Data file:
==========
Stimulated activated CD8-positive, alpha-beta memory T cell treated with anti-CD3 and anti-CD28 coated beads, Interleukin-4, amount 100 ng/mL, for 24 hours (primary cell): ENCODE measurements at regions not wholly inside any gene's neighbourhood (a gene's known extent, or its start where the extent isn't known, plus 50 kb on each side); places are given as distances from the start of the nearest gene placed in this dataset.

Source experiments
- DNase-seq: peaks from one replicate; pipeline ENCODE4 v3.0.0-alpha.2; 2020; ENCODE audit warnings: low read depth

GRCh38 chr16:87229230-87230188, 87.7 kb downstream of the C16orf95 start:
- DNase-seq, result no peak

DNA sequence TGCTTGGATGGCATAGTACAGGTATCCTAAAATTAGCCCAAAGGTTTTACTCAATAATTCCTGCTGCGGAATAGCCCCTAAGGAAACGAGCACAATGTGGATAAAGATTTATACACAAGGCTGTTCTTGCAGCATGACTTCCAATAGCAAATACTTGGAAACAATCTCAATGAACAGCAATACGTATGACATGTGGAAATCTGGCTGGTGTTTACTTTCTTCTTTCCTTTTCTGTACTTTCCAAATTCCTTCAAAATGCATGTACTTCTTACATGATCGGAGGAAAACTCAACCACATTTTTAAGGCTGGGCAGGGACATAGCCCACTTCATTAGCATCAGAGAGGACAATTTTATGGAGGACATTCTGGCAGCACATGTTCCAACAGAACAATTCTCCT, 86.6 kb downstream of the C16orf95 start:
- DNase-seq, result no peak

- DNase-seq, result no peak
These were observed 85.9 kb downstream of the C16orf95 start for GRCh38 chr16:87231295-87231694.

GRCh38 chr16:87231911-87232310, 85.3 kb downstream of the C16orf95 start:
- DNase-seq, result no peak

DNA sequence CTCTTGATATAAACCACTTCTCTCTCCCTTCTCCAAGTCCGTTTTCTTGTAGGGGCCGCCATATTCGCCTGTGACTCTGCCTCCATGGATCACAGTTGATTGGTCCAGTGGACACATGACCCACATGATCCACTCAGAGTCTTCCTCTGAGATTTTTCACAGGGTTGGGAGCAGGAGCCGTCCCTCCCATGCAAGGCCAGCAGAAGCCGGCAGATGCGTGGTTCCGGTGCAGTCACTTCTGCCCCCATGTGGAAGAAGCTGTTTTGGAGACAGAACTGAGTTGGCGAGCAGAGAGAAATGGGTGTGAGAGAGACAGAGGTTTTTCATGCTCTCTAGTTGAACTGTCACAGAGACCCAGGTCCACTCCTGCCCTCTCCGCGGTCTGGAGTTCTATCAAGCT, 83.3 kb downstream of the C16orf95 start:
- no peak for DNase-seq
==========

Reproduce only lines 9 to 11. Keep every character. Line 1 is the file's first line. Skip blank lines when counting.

These were observed 85.9 kb downstream of the C16orf95 start for GRCh38 chr16:87231295-87231694.

GRCh38 chr16:87231911-87232310, 85.3 kb downstream of the C16orf95 start:
- DNase-seq, result no peak